Round 4, Pick 132: Zach Tom, OL, Wake Forest
Zach Tom may be the most athletic offensive lineman in the 2022 NFL Draft. He is not ready to start Day 1, but he is a player the Packers could develop into a future starter on this offensive line. Tom started the past two seasons at left tackle for the Demon Deacons, but he played center before that, so he has the versatility the Packers often look for.
Tom clearly has the speed and quickness to deal with speed rushers at tackle. However, he doesn’t have the length of a typical NFL tackle. For this reason, many see him as a guard at the next level. Regardless, he has the tools to be a freak and an absolute problem in the outside zone game. He’s a depth guy for now, but he has the potential for more. That’s exactly what you’re looking for in a fourth-round offensive line pick.
PACKERS MOCK DRAFT TRADE:
Packers Get: R5:154, R5:162, R5:166
Eagles Get: R4:140, R5:171, R6:194, R7:249
Round 5, Pick 154: Noah Elliss, DL, Idaho
The Packers just signed defensive tackle Jarran Reed, which is a signing I love. However, drafting Noah Elliss gives the Green Bay defense more of a run-stopper in the middle of the defense. At 6-4, 360 pounds, Elliss is an absolute load and a great value pick in the fifth round.
Elliss has rare size, tremendous strength and quickness, and he knows how to plug gaps. His biggest criticism is that he needs to get into better shape to play more snaps. However, with the defensive line room the Packers have, all he needs to be is a situational, rotational piece.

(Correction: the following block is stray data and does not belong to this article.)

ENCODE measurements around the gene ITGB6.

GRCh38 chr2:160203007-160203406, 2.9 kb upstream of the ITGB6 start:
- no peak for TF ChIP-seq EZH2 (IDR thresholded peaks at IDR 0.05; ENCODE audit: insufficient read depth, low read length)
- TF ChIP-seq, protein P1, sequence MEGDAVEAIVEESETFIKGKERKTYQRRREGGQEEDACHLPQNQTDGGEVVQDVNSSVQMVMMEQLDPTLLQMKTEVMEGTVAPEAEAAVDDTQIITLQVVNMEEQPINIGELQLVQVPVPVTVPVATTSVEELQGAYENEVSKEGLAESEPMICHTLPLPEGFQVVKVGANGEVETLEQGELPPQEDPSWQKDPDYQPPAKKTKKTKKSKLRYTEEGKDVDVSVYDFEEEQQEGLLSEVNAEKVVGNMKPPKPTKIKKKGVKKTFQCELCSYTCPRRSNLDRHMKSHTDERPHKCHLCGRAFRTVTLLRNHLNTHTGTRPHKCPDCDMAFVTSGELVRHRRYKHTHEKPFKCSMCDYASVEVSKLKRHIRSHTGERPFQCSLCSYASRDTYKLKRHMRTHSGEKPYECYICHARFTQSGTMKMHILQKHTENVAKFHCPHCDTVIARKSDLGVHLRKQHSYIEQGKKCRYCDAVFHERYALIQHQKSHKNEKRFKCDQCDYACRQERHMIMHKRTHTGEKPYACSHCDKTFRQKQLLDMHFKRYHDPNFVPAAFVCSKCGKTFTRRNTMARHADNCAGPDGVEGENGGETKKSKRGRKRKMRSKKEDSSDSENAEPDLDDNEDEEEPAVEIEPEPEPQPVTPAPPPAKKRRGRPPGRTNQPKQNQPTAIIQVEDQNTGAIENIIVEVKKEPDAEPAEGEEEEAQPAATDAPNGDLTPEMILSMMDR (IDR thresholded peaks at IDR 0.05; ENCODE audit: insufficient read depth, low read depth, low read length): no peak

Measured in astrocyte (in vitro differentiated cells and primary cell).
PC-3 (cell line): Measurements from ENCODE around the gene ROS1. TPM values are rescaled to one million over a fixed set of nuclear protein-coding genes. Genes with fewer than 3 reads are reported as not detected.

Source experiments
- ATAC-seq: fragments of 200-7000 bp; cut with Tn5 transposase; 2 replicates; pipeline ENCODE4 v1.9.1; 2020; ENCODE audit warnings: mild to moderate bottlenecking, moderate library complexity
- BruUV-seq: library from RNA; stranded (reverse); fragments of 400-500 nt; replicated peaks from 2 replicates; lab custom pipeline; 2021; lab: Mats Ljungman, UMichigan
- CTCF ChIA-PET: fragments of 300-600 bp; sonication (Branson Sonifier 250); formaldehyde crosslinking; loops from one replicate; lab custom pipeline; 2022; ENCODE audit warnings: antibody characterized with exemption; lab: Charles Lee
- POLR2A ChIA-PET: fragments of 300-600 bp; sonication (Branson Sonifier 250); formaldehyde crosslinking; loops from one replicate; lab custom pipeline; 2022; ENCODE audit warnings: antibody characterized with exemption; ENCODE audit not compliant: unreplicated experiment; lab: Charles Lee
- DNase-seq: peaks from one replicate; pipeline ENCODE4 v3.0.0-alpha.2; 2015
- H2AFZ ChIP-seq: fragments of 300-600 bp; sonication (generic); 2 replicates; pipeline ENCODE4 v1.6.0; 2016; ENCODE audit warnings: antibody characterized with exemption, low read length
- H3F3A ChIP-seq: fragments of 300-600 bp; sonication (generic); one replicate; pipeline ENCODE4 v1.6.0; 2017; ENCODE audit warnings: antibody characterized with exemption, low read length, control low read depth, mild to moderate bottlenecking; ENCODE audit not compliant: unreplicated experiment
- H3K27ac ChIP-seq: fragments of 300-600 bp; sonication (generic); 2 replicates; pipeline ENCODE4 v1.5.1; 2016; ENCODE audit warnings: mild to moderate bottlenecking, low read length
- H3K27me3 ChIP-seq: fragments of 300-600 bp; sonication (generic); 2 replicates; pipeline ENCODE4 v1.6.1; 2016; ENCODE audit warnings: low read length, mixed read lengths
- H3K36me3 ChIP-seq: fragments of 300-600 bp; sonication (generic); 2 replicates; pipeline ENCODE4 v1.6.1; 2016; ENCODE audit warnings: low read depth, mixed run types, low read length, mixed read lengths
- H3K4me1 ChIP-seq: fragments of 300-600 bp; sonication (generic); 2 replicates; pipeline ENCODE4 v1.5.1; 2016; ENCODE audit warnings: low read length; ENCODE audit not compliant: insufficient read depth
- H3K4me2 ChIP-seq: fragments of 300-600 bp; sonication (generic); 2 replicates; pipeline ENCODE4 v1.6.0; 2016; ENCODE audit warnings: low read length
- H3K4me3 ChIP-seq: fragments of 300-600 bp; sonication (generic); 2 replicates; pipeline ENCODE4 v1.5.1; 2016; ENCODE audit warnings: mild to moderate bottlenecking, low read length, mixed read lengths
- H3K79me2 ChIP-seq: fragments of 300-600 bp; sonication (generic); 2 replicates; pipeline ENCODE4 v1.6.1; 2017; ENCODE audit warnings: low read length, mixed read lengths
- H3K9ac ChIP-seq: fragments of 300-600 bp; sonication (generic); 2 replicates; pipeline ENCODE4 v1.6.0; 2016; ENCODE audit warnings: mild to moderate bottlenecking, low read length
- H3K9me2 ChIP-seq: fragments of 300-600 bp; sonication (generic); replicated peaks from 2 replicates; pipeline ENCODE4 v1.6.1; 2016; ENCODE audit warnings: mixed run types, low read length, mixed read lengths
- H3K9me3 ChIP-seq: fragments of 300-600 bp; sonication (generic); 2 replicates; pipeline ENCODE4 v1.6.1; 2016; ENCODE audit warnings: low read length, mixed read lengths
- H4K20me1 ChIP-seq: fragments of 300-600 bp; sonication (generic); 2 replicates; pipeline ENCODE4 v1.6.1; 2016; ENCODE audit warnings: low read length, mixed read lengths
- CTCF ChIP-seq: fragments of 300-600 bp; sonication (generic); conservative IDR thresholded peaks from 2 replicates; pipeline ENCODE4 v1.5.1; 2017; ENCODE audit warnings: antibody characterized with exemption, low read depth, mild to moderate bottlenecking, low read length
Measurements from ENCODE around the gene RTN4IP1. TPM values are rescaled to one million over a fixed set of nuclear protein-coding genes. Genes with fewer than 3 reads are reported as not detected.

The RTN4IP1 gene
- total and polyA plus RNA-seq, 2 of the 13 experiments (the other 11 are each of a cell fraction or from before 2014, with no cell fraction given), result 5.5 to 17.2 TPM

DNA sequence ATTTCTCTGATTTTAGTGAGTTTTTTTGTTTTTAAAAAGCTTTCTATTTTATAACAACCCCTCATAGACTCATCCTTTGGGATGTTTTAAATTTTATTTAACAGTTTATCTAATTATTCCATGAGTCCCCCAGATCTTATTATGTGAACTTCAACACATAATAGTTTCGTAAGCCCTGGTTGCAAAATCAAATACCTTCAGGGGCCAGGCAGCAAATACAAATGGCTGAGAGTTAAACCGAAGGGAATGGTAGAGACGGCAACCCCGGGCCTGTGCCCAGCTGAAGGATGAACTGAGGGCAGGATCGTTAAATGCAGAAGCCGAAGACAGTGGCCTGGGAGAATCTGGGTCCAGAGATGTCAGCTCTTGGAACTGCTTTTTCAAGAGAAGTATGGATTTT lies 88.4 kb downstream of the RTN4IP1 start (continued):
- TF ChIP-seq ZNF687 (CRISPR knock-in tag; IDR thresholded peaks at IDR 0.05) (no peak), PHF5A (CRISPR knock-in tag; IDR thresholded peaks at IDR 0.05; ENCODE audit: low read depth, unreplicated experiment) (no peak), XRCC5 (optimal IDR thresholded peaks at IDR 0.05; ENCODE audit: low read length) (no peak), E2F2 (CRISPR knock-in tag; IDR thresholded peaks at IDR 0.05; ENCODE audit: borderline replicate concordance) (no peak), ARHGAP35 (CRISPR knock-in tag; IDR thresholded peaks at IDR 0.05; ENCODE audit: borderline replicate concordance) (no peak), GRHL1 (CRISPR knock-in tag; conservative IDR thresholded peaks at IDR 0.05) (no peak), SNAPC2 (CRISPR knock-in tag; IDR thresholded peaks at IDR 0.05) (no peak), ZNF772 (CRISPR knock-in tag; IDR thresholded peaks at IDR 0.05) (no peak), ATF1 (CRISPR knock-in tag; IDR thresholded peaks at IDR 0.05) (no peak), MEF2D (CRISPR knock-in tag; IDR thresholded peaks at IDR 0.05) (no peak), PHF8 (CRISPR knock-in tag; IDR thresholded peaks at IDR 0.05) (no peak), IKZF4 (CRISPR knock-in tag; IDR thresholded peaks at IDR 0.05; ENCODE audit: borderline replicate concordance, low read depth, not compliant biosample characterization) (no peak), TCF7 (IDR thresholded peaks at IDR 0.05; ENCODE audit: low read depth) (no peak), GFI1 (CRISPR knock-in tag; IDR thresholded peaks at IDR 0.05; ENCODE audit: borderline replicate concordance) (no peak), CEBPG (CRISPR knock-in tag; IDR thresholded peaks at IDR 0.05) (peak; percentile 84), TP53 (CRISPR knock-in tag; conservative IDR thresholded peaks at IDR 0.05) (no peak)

Round 5, Pick 162: Jack Sanborn, LB, Wisconsin
This pick will be a fan favorite, as most Wisconsin Badgers are in Green Bay. But unlike some picks of Badgers in the past, Jack Sanborn is a good player that makes sense for the Packers draft. The Packers signed back Krys Barnes on a one-year deal. Drafting Sanborn would give him a season to rotate in and contribute, learn behind a couple of good linebackers, then possibly start alongside De’Vondre Campbell in 2023.
Sanborn is great at avoiding blocks and is an elite blitzer from the inside linebacker position. He’s fundamentally strong and obviously well-coached. While he doesn’t possess great speed or athleticism, I do think he is getting criticized too much in this area, and many Wisconsin alumni do.
PACKERS MOCK DRAFT TRADE:
Packers Get: R5:172, R6:220, R7:262
49ers Get: R5:166, R7:258